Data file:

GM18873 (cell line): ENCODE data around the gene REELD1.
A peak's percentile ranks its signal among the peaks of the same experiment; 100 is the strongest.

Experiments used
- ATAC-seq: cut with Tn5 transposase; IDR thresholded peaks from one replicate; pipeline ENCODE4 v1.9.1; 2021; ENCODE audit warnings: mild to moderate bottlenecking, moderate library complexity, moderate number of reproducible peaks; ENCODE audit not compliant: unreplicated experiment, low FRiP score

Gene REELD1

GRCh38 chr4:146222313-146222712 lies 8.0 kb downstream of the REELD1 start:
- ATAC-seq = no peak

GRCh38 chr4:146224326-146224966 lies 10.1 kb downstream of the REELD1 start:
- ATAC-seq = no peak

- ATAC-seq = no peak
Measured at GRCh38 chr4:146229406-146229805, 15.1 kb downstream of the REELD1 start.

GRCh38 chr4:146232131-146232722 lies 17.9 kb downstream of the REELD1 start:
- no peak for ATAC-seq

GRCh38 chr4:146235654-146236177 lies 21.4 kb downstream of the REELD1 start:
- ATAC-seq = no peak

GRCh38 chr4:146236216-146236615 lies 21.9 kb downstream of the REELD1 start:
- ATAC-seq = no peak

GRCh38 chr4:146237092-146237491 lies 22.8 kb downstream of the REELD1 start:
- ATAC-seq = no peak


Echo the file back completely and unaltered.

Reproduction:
GM18873 (cell line): ENCODE data around the gene REELD1.
A peak's percentile ranks its signal among the peaks of the same experiment; 100 is the strongest.

Experiments used
- ATAC-seq: cut with Tn5 transposase; IDR thresholded peaks from one replicate; pipeline ENCODE4 v1.9.1; 2021; ENCODE audit warnings: mild to moderate bottlenecking, moderate library complexity, moderate number of reproducible peaks; ENCODE audit not compliant: unreplicated experiment, low FRiP score

Gene REELD1

GRCh38 chr4:146222313-146222712 lies 8.0 kb downstream of the REELD1 start:
- ATAC-seq = no peak

GRCh38 chr4:146224326-146224966 lies 10.1 kb downstream of the REELD1 start:
- ATAC-seq = no peak

- ATAC-seq = no peak
Measured at GRCh38 chr4:146229406-146229805, 15.1 kb downstream of the REELD1 start.

GRCh38 chr4:146232131-146232722 lies 17.9 kb downstream of the REELD1 start:
- no peak for ATAC-seq

GRCh38 chr4:146235654-146236177 lies 21.4 kb downstream of the REELD1 start:
- ATAC-seq = no peak

GRCh38 chr4:146236216-146236615 lies 21.9 kb downstream of the REELD1 start:
- ATAC-seq = no peak

GRCh38 chr4:146237092-146237491 lies 22.8 kb downstream of the REELD1 start:
- ATAC-seq = no peak